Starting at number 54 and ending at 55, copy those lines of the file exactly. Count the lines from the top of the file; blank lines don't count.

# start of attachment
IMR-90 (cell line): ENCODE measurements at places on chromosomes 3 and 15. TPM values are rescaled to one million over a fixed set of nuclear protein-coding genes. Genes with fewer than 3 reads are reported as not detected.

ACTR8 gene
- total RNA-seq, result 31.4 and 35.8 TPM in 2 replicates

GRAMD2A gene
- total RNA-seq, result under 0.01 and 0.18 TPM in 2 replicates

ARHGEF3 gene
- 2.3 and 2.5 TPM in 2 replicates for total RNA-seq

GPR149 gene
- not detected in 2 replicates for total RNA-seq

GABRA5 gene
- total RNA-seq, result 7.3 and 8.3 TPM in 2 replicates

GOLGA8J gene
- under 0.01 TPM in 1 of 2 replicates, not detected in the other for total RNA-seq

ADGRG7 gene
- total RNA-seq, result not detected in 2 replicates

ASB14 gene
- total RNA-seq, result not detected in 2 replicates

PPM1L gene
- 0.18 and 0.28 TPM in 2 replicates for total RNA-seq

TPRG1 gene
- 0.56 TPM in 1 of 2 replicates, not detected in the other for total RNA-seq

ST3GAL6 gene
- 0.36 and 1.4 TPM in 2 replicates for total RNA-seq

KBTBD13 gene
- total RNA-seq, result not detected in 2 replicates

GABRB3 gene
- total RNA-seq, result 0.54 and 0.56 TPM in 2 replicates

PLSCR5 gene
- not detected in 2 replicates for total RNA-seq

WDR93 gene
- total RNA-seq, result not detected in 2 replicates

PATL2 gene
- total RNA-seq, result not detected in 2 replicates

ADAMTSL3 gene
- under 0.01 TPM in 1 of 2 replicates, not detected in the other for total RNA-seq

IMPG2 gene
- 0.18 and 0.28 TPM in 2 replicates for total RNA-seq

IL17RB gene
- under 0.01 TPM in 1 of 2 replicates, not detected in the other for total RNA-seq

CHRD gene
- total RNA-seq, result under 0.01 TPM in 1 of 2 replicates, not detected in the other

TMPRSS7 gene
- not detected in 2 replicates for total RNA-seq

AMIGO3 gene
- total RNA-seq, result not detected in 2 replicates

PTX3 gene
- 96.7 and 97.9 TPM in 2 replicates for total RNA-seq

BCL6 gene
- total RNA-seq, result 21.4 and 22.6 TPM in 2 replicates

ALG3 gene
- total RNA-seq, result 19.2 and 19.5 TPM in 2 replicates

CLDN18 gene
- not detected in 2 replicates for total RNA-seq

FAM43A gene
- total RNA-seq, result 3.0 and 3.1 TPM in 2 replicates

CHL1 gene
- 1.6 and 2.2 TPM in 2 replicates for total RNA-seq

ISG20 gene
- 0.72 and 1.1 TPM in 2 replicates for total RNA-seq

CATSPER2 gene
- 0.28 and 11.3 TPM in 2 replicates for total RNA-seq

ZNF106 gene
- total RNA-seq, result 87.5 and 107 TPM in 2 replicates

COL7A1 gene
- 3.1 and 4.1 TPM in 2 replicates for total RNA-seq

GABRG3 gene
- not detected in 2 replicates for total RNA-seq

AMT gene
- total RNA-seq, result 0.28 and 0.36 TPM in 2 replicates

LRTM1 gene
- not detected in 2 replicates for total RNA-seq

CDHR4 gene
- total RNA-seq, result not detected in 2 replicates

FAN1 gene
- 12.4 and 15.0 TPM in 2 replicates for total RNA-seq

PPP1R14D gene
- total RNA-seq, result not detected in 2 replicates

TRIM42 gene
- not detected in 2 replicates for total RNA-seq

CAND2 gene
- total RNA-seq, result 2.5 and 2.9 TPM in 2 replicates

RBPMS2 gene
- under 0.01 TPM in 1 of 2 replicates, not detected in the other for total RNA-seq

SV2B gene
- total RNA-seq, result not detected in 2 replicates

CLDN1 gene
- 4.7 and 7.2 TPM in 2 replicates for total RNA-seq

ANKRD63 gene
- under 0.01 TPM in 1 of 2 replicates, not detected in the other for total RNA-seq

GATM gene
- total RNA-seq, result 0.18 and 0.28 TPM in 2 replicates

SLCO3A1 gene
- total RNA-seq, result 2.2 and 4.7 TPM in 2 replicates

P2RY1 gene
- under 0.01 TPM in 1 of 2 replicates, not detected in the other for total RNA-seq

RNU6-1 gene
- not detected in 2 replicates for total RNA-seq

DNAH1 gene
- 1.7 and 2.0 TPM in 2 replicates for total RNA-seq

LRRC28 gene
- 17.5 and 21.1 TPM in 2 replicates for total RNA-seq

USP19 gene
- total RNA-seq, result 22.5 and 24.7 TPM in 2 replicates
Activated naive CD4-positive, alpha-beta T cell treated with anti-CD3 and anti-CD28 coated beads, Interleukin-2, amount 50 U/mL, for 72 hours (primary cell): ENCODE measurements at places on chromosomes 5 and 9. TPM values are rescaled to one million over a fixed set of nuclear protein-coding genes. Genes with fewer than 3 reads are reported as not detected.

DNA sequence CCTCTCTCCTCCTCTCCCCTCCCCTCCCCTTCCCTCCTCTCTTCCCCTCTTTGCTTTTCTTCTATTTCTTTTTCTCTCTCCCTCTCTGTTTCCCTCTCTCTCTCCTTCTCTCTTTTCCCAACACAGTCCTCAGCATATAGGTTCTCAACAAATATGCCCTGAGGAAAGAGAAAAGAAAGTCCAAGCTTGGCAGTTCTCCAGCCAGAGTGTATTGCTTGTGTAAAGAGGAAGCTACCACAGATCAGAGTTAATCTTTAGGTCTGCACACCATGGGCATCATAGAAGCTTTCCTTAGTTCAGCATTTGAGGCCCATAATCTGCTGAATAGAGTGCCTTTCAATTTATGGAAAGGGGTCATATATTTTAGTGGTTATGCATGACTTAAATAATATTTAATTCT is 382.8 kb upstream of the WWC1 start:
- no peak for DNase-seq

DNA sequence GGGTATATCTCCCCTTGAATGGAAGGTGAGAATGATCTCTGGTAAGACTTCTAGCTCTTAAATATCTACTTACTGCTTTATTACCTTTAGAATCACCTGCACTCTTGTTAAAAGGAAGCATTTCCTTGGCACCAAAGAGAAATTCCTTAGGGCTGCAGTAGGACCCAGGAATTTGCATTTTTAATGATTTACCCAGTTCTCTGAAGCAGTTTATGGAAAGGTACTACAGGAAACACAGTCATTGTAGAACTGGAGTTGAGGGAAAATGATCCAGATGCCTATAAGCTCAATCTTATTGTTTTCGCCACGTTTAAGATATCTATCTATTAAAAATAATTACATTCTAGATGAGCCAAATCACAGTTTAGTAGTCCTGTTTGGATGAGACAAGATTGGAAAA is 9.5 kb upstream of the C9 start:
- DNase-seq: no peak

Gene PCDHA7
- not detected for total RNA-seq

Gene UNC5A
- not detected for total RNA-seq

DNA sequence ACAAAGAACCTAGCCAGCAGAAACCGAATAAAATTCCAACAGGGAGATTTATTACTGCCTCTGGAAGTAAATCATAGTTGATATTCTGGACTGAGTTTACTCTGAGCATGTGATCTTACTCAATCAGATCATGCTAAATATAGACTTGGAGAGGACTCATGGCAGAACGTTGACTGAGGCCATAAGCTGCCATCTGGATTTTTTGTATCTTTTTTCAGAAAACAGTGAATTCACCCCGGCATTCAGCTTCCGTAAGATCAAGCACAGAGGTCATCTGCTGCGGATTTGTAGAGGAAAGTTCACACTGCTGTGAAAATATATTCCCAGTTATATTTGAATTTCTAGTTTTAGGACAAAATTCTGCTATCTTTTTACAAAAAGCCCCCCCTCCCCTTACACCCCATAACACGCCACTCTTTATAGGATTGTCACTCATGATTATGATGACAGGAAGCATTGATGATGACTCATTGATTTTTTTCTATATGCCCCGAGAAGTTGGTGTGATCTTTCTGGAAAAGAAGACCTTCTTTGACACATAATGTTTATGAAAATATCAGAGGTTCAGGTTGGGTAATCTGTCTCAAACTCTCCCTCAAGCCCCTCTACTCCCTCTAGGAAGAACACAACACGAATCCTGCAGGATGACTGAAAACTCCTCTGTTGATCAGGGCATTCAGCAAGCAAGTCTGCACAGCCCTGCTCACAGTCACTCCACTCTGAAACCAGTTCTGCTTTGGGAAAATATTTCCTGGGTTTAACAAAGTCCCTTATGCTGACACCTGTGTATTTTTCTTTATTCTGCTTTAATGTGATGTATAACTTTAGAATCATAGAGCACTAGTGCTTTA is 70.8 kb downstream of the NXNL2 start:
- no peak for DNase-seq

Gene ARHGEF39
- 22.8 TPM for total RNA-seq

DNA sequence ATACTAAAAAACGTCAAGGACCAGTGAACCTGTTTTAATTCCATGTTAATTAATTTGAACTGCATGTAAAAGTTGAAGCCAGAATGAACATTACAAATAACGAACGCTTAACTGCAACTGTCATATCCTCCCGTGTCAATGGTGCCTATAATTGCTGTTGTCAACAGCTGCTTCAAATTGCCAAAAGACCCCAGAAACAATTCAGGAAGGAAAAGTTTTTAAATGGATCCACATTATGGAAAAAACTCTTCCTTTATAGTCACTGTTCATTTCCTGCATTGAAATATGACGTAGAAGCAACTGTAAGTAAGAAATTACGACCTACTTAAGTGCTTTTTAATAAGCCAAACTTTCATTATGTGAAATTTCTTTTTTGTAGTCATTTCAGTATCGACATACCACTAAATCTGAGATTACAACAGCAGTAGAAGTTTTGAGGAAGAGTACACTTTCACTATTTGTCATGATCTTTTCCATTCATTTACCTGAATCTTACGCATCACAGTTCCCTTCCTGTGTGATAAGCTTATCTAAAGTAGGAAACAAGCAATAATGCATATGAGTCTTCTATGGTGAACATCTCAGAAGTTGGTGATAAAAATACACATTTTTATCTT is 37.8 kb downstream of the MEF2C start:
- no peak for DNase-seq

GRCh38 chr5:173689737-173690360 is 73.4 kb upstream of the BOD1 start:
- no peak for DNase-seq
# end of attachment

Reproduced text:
FAM43A gene
- total RNA-seq, result 3.0 and 3.1 TPM in 2 replicates